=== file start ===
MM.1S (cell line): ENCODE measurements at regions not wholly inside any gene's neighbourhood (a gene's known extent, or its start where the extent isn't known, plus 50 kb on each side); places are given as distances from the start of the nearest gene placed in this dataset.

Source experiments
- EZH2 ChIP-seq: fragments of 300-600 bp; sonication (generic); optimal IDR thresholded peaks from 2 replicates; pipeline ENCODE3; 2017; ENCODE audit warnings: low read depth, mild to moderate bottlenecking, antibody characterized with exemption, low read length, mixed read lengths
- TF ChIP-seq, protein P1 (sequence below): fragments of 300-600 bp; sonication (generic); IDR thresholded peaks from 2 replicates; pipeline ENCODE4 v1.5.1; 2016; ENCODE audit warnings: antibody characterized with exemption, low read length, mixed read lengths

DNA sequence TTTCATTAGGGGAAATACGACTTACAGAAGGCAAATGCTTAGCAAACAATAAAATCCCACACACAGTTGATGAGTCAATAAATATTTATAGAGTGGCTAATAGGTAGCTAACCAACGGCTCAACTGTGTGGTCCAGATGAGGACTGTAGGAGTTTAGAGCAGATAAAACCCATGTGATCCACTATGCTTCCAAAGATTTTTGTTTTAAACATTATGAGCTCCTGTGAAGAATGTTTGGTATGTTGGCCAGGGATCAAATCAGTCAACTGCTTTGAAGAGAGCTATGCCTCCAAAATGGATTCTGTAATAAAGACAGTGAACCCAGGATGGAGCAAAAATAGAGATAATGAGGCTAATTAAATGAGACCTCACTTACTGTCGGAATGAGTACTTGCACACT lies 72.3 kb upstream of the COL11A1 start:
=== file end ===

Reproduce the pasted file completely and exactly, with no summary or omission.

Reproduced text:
MM.1S (cell line): ENCODE measurements at regions not wholly inside any gene's neighbourhood (a gene's known extent, or its start where the extent isn't known, plus 50 kb on each side); places are given as distances from the start of the nearest gene placed in this dataset.

Source experiments
- EZH2 ChIP-seq: fragments of 300-600 bp; sonication (generic); optimal IDR thresholded peaks from 2 replicates; pipeline ENCODE3; 2017; ENCODE audit warnings: low read depth, mild to moderate bottlenecking, antibody characterized with exemption, low read length, mixed read lengths
- TF ChIP-seq, protein P1 (sequence below): fragments of 300-600 bp; sonication (generic); IDR thresholded peaks from 2 replicates; pipeline ENCODE4 v1.5.1; 2016; ENCODE audit warnings: antibody characterized with exemption, low read length, mixed read lengths

DNA sequence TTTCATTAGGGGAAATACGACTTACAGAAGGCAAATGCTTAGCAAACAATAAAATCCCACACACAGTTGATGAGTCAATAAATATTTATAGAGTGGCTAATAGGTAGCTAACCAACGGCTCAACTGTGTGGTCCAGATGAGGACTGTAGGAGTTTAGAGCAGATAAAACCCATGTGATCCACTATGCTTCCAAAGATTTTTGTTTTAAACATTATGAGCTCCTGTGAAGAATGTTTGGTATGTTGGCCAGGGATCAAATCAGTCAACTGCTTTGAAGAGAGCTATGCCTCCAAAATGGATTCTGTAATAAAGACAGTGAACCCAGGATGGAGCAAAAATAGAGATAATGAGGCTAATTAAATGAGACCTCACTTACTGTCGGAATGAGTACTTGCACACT lies 72.3 kb upstream of the COL11A1 start: